Yes, I make necklaces out of old soda bottles and credit cards. I could say that my jewelry-making is about good stewardship of the environment, and that might be technically true. If I make a necklace from a soda bottle, it doesn’t go into the landfill as fast. I could say it’s about simplicity because I don’t need to buy anything before creating. But neither of those reasons are why I create out of trash.
Astonishing streams of new things come from my hands: jewelry and sweaters and hats and bread ovens, baskets and sheds and pots of jam – all from old things discarded by others. I don’t know what it is about material culture that is so compelling to me. While other people write books, make music, start businesses, I am creating a retro pillbox hat out of VCR tape and onion bags.
I am authentically myself as Rumpelstiltskin spinning straw into gold. This is as central to who I am as talking too much, blurting things out, being honest about my emotions even when it costs me socially and professionally; it is as central as caring about justice, loving furry animals, and not really understanding fashion. Living as un-self-consciously as possible, without constantly checking myself to see if I am fitting into society’s norms, is not
Quakerly per se, but it is a necessary first step toward integrity and openness to Spirit. Simply put, I cannot enter into sacred space while I am posing. I must take off this clothing of social norms, niceties, and normalcy, and enter the river, nakedly, as myself.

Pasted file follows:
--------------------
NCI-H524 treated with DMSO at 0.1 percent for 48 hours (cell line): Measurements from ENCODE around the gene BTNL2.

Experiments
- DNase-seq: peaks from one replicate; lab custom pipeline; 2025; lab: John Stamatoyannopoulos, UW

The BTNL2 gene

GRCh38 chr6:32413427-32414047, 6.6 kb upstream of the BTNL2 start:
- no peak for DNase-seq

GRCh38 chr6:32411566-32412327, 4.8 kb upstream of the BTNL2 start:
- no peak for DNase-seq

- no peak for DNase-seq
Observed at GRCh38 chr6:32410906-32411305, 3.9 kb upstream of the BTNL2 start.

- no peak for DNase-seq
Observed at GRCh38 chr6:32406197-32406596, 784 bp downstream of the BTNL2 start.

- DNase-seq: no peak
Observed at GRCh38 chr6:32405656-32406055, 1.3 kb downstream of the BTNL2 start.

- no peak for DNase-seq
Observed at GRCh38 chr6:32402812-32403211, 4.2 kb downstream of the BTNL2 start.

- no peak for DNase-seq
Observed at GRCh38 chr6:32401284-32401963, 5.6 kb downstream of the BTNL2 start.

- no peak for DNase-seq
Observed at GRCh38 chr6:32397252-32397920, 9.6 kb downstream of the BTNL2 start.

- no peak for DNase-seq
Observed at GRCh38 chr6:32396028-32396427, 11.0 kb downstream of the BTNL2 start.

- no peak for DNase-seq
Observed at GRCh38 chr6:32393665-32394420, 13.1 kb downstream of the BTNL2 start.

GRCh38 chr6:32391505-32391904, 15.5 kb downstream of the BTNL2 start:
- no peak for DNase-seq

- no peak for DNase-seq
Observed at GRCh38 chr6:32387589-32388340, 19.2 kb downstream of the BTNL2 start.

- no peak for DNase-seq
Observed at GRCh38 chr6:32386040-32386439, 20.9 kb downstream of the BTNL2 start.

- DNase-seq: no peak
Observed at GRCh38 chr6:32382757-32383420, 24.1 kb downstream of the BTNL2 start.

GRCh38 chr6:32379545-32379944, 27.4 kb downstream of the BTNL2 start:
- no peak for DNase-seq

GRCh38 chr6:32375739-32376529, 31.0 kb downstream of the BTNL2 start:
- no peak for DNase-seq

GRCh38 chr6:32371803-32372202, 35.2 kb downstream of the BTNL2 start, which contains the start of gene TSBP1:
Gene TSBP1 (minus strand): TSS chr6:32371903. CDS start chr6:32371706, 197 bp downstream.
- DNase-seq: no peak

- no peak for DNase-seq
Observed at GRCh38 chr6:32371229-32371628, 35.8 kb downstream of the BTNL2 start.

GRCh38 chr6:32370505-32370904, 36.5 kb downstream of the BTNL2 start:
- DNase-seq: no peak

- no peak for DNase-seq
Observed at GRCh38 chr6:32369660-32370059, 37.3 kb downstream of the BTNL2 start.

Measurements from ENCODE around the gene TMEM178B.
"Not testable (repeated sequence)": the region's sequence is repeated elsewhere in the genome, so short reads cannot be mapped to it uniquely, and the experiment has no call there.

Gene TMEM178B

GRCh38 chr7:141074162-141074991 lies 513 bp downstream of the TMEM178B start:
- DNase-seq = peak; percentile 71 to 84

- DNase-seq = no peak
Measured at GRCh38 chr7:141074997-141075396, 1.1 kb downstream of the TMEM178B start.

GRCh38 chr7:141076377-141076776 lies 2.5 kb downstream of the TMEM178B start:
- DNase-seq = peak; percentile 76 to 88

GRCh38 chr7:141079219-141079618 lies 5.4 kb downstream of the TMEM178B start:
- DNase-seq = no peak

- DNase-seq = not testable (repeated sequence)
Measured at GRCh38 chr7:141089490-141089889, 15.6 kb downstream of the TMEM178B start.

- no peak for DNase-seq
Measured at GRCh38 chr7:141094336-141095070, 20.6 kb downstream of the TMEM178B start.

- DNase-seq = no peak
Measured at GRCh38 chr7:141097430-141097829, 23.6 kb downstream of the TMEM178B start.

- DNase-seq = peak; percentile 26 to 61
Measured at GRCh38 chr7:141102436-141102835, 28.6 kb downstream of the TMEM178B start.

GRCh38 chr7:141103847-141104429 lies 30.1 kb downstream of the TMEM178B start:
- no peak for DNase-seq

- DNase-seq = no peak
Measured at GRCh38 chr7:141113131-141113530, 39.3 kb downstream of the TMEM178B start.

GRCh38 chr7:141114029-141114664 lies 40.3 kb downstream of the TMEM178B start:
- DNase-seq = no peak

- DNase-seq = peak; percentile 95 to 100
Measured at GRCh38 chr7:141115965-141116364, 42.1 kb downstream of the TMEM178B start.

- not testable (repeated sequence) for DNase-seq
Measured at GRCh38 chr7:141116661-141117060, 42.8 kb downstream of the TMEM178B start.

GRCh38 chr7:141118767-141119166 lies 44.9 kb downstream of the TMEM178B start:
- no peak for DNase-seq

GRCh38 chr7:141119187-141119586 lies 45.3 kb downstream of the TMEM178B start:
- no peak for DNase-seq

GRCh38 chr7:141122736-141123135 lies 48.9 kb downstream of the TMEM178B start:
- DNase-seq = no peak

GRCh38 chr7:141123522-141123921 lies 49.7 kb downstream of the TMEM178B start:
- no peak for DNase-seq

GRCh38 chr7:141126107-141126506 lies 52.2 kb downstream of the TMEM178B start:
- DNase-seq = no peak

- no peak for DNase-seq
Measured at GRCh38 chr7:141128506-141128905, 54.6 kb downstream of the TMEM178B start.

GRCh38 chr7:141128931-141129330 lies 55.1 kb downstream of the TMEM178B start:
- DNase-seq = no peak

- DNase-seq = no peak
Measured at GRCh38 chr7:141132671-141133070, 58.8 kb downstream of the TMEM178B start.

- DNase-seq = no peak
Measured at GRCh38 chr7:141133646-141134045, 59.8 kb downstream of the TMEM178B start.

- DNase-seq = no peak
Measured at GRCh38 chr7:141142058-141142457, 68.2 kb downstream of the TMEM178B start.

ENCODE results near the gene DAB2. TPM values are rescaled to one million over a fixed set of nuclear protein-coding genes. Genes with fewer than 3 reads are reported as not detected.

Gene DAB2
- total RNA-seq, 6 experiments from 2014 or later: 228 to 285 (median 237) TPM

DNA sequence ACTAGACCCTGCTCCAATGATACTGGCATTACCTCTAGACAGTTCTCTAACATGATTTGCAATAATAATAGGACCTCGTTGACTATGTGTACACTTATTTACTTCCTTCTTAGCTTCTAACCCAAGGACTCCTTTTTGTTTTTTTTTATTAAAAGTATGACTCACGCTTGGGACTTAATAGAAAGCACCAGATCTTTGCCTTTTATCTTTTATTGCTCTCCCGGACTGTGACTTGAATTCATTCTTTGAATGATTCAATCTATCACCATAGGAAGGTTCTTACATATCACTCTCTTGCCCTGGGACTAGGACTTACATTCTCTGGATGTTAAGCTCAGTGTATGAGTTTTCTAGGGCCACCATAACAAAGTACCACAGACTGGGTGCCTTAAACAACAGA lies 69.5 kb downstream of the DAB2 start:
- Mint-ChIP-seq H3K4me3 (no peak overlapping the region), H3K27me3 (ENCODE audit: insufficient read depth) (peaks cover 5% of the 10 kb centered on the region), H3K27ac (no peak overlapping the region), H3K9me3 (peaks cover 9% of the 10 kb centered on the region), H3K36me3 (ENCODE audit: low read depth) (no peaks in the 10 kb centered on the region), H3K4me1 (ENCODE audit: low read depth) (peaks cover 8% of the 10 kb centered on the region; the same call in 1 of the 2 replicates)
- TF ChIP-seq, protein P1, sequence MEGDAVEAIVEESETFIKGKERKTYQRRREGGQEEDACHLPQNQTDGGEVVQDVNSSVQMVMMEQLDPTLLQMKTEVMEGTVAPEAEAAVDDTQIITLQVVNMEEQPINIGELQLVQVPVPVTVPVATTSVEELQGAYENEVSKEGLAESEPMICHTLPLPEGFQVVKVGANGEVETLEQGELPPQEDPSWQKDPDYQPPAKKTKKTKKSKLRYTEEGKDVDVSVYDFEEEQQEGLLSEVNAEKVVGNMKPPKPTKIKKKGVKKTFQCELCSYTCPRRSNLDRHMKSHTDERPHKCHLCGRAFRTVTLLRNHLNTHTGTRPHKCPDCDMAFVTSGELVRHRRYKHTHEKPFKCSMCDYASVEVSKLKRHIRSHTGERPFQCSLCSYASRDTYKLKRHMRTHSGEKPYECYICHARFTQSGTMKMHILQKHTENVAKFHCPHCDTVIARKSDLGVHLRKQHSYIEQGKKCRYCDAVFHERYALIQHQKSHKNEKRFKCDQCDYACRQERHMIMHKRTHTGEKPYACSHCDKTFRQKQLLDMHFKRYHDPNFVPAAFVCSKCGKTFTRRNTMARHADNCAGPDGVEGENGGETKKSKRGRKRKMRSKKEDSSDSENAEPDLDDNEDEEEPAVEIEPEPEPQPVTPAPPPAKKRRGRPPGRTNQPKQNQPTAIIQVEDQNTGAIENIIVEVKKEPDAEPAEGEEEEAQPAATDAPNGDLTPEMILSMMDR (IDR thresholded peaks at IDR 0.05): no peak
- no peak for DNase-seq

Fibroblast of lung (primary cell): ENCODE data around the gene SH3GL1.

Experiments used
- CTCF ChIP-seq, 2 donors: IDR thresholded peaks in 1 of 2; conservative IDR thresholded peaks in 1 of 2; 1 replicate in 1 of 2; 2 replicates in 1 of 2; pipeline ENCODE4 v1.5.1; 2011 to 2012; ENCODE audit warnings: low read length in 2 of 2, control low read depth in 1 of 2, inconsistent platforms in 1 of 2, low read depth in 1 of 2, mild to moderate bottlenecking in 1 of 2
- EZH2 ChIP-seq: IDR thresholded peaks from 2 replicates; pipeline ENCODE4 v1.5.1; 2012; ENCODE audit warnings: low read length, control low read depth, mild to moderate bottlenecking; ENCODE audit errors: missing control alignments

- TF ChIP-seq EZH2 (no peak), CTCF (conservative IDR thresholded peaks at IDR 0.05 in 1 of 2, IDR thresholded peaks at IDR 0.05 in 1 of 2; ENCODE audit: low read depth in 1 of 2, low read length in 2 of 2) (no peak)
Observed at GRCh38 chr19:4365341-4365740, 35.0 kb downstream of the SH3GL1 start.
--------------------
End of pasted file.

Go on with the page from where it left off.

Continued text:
I do not know what this purifying experience is like for most people, but for me it is likely to be wacky and embarrassing. It may be cooking up a pot of a story of “roadkill rabbit stew;” it may be a sequined dress made from old credit cards; it may be crying in front of strangers; but one thing’s sure – it’s always me. Then and only then do I enter sacred space and find myself open to Spirit. Then I am able to experience Integrity, Simplicity, and Peace. Then Way opens for me, if only a little.
The path from old bottle caps to Integrity is not linear, but I have walked it. In a 1986 article in The Paris Review, E.L. Doctorow said “It’s like driving a car at night. You never see further than your headlights, but you can make the whole trip that way.” Yes, I say, I know that way, I know that process. And I will tread it, with my own lopsided gait. ~~~
Lisa Grenier lives outside Tucson, Arizona, with her husband, son, and two dogs. For the past 20 years, she has taught basic education to adults for Pima Community College. She is a member of Pima Monthly Meeting of the Religious Society of Friends (IMYM).